- Tell your doctor if you are pregnant or plan on getting pregnant. You will need to talk about the benefits and risks of using this drug while you are pregnant.
- Tell your doctor if you are breast-feeding. You will need to talk about any risks to your baby.
- Signs of an allergic reaction, like rash; hives; itching; red, swollen, blistered, or peeling skin with or without fever; wheezing; tightness in the chest or throat; trouble breathing or talking; unusual hoarseness; or swelling of the mouth, face, lips, tongue, or throat.
- Signs of liver problems like dark urine, feeling tired, not hungry, upset stomach or stomach pain, light-colored stools, throwing up, or yellow skin or eyes.
- Shortness of breath, a big weight gain, swelling in the arms or legs.
- Chest pain or pressure or a fast heartbeat.
- Weakness on 1 side of the body, trouble speaking or thinking, change in balance, or blurred eyesight.
- Very bad headache.
- Very bad dizziness or passing out.
- Feeling very tired or weak.
- Ringing in ears.
- Mood changes.
- Low mood (depression).
- Very upset stomach or throwing up.
- Very bad belly pain.
- Very bad back pain.
- Black, tarry, or bloody stools.
- Throwing up blood or throw up that looks like coffee grounds.
- Not able to pass urine or change in how much urine is passed.
- Any bruising or bleeding that is not normal.
- A very bad skin reaction (Stevens-Johnson syndrome/toxic epidermal necrolysis) may happen. It can cause very bad health problems that may not go away, and sometimes death. Get medical help right away if you have signs like red, swollen, blistered, or peeling skin (with or without fever); red or irritated eyes; or sores in your mouth, throat, nose, or eyes.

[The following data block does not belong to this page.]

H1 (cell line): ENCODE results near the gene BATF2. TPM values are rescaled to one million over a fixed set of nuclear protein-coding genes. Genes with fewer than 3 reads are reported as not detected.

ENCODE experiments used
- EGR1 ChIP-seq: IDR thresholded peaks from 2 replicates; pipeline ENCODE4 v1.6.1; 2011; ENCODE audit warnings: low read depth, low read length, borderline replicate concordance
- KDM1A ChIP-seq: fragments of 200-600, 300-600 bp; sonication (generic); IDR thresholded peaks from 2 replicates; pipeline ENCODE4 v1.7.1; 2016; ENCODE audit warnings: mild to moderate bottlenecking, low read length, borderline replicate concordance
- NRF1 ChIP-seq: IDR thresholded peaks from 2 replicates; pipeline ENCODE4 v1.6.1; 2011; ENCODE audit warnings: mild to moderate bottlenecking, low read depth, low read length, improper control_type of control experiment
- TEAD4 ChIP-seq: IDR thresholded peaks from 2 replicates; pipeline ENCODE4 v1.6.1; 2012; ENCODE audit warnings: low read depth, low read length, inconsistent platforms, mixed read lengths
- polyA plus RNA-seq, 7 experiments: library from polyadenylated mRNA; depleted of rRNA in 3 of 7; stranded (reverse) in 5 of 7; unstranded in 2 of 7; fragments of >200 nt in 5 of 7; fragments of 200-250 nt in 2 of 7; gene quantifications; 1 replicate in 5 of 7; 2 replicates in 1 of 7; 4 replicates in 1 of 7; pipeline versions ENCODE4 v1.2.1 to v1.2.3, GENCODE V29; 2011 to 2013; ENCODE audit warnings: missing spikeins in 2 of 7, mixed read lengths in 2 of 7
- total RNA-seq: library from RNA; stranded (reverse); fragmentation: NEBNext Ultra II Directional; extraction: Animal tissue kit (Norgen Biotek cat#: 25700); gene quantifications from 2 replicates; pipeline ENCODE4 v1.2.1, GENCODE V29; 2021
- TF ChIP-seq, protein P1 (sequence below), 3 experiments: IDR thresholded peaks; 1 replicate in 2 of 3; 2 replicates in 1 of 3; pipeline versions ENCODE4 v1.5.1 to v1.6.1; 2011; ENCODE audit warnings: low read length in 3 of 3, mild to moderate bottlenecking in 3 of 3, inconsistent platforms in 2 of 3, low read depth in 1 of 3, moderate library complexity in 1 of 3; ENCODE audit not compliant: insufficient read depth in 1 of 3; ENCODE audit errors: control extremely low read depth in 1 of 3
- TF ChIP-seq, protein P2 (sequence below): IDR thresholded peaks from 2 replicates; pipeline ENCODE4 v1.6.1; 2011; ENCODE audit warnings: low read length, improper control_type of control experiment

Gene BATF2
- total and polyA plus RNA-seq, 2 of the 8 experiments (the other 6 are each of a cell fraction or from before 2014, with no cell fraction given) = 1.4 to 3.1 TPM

- Upset stomach or throwing up.
- Belly pain or heartburn.
- Hard stools (constipation).
- Loose stools (diarrhea).
- Feeling sleepy.
All oral products:
- Take with or without food. Take with food if it causes an upset stomach.
- Take with a full glass of water.
- Swallow whole. Do not chew, break, or crush.
- Use suppository rectally.
- Wash your hands before and after use.
- Take foil off the rectal suppository and put in, pointed end first. Do not handle too much.
- Take a missed dose as soon as you think about it.
- If it is close to the time for your next dose, skip the missed dose and go back to your normal time.
- Do not take 2 doses at the same time or extra doses.
- Many times this drug is taken on an as needed basis. Do not take more often than told by the doctor.
- Store at room temperature.
- Protect from heat.
- Protect from light.
- Store in a dry place. Do not store in a bathroom.
- Keep all drugs in a safe place. Keep all drugs out of the reach of children and pets.
- Check with your pharmacist about how to throw out unused drugs.
- If your symptoms or health problems do not get better or if they become worse, call your doctor.
- Do not share your drugs with others and do not take anyone else’s drugs.
- Keep a list of all your drugs (prescription, natural products, vitamins, OTC) with you. Give this list to your doctor.
- Talk with the doctor before starting any new drug, including prescription or OTC, natural products, or vitamins.
- Some drugs may have another patient information leaflet. If you have any questions about this drug, please talk with your doctor, nurse, pharmacist, or other health care provider.
- If you think there has been an overdose, call your poison control center or get medical care right away. Be ready to tell or show what was taken, how much, and when it happened.